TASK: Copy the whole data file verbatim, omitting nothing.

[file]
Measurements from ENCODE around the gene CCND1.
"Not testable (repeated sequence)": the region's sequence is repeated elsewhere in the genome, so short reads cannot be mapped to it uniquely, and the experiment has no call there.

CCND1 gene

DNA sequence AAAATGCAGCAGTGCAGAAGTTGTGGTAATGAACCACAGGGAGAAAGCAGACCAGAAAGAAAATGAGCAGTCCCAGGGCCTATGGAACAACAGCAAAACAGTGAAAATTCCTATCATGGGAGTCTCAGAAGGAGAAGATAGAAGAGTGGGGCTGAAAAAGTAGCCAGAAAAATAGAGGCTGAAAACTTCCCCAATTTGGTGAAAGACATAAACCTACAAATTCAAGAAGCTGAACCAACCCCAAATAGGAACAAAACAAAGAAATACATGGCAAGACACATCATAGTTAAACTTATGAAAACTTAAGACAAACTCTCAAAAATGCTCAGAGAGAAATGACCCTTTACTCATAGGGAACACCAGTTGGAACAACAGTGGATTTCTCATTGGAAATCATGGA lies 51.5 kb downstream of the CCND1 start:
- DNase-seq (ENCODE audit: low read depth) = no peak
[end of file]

Measurements from ENCODE around the gene CCND1.
"Not testable (repeated sequence)": the region's sequence is repeated elsewhere in the genome, so short reads cannot be mapped to it uniquely, and the experiment has no call there.

CCND1 gene

DNA sequence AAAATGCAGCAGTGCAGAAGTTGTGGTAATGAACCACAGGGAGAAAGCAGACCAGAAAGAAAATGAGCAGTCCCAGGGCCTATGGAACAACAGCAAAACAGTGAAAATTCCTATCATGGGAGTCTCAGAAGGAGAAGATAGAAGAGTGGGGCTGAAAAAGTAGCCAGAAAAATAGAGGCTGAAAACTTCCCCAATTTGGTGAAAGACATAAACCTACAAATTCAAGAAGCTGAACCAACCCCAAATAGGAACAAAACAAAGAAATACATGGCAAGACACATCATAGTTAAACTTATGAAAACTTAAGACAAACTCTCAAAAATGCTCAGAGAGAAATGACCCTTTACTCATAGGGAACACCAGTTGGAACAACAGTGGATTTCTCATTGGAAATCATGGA lies 51.5 kb downstream of the CCND1 start:
- DNase-seq (ENCODE audit: low read depth) = no peak